Beenzino made the second of his five stops on his North American Tour this past Saturday in San Francisco. On December 5, Seoulbeats received the opportunity to cover his concert at The Factory, an intimate club venue located right under the Bay Bridge. As relative novices to Beenzino and Korean hip hop in general; Mark, Lorenza, and Sarah were quite blown away by what they experienced. Read their thoughts below and, if you can, check out the remaining stops of the tour in New York and Boston.
Mark: I knew very little about Beenzino going into the concert so my expectations weren’t very high. It was also my first hip hop concert so I really didn’t know what to expect going in. With that said, I really enjoyed it! I was pleasantly surprised at how simple the stage and setup was: one stage, one spotlight, a DJ, and the man with the mic. That’s all it takes to have a good show as long as the person in the spotlight knew how to hype up the crowd, and that he did.
The entire show was over two hours long and Beenzino performed with high energy throughout the whole thing, without even once going backstage for a break. He did step out for a few minutes for the encore and then he came back and performed for another half hour! Are hip hop encores usually this long?
I can’t speak to how well he performed his music because I wasn’t too familiar with it going in but I was definitely tempted to check out his discography afterwards. What did everyone think of the set list and the way his music translated to a live stage?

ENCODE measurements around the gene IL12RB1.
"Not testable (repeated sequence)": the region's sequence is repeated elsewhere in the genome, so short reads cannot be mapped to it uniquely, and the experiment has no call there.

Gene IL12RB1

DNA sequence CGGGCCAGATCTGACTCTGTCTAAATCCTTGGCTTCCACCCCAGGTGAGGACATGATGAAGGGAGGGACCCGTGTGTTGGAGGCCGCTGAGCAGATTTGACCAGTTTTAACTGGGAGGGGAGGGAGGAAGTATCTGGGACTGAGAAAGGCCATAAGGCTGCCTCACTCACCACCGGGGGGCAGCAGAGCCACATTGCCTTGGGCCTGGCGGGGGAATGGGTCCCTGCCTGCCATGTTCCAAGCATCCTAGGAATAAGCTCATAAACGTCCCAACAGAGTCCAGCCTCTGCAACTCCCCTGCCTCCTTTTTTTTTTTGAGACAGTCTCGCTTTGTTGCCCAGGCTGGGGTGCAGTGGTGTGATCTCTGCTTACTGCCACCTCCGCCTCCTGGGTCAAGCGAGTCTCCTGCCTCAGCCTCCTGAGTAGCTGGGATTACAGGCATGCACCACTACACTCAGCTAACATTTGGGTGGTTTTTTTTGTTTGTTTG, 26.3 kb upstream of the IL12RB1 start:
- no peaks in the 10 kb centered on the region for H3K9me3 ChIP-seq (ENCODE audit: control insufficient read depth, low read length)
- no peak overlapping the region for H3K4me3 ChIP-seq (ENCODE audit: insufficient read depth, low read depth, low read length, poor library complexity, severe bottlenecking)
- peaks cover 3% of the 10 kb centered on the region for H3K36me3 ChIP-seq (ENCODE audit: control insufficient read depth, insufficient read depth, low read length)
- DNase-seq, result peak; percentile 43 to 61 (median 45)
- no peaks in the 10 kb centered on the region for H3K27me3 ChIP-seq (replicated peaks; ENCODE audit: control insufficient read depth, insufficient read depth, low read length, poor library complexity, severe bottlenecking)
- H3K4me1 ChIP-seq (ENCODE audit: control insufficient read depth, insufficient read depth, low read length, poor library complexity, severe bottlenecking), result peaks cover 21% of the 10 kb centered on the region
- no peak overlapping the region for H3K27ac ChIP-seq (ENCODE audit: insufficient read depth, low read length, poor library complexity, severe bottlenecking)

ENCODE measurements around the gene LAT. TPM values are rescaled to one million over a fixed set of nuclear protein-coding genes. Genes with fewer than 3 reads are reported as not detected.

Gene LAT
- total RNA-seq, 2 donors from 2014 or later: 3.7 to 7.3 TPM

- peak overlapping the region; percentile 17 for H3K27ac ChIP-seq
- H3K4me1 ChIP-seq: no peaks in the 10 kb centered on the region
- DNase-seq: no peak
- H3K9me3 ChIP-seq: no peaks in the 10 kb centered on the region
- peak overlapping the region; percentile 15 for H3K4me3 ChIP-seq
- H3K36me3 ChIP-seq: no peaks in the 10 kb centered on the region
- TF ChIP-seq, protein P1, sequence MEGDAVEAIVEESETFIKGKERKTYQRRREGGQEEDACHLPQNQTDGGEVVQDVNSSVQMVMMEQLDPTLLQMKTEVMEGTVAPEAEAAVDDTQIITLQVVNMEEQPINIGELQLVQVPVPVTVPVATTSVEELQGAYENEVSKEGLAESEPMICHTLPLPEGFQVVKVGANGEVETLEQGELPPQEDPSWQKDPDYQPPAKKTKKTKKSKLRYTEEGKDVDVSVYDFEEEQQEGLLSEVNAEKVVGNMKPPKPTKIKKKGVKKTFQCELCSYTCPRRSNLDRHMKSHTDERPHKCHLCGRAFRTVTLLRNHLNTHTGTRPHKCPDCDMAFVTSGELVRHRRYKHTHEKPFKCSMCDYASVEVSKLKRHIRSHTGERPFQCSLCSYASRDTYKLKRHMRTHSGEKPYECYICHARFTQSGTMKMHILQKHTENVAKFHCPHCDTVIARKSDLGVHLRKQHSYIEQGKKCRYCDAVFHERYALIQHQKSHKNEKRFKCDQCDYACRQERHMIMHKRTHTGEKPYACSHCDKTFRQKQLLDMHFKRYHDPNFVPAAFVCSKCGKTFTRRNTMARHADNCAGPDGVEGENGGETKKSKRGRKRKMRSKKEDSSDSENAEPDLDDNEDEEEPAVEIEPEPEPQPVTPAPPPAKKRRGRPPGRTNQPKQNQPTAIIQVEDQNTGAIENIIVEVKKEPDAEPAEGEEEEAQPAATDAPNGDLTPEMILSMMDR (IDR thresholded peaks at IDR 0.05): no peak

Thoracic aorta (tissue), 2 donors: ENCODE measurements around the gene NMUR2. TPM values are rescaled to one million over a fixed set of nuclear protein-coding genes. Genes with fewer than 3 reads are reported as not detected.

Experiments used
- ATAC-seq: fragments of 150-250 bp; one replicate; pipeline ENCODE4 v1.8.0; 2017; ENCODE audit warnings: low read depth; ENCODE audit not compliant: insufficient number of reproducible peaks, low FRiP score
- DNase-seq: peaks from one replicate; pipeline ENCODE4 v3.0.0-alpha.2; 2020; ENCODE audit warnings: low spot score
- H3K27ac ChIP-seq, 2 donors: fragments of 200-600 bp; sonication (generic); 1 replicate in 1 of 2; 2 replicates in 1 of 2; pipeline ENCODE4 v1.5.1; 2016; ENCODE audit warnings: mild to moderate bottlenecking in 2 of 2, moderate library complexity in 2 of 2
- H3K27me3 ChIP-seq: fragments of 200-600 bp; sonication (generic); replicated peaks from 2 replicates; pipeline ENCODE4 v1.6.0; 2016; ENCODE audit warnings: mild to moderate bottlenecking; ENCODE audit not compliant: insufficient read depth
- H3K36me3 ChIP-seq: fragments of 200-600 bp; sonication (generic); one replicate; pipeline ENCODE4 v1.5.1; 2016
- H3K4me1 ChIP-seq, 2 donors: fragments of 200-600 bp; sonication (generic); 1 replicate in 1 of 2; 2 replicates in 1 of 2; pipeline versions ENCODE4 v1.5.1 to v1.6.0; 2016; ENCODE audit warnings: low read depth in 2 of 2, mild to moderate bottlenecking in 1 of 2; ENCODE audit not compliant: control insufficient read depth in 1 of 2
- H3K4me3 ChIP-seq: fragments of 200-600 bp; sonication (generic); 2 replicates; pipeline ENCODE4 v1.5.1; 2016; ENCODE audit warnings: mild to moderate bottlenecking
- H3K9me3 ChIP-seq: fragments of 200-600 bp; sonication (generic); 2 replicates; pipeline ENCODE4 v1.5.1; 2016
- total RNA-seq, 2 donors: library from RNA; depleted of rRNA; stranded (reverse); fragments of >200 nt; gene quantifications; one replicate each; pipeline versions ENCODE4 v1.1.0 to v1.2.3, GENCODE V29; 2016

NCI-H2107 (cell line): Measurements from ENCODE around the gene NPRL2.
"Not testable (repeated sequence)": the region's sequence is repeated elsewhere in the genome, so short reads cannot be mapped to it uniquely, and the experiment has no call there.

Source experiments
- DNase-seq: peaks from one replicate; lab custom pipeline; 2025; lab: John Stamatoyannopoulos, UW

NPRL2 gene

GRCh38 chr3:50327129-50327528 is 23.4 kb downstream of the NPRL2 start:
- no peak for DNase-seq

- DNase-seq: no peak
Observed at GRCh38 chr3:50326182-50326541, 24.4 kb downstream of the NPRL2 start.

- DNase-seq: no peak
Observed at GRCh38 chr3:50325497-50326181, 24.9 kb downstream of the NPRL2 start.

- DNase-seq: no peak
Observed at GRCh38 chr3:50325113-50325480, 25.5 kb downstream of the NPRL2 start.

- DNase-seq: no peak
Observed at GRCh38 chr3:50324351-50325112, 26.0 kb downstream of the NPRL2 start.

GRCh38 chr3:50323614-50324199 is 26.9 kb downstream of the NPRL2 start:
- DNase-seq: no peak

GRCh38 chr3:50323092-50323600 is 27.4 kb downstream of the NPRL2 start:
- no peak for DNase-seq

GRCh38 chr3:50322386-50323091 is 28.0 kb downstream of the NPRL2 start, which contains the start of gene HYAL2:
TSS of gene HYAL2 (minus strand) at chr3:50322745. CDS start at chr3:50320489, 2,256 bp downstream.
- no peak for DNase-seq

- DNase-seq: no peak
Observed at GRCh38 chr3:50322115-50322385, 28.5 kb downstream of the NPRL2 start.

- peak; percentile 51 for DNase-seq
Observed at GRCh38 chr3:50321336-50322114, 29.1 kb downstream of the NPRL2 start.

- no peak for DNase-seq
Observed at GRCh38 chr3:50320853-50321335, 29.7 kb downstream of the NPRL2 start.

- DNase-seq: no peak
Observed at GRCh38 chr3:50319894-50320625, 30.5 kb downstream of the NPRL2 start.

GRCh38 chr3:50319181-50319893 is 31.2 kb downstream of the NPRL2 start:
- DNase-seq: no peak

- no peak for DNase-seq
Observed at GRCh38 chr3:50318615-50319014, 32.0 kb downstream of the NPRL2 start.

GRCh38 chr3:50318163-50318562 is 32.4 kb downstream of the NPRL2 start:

Lorenza: I knew a bit about Beenzino before going to the concert. I had first heard of him from 1llionaire‘s appearance on Infinite Challenge and the collaboration he did with Zion. T. His flow and style are more unique than many Korean rappers which made me even more interested to find out more.
I had been looking forward to his concert all week, so I would say my expectations were high. Any trepidations I had about the venue and whether or not it would work for Beenzino, vanished once I arrived. I loved that the venue and stage set up was so intimate and simple. He really made an effort to engage with the crowd, joking with his DJ and the audience. While I couldn’t understand everything he said in Korean, you could tell he really did want to make sure everyone was having a great time.
I think my top two moments from the concert were when he performed “Break” and “How Do I Look.” “Break” was one of the first songs I heard from just him (after this awesome performance of “Aqua Man“) and “How Do I Look” is definitely my favorite song by him. When he performed “Break,” the whole crowd went wild, including me.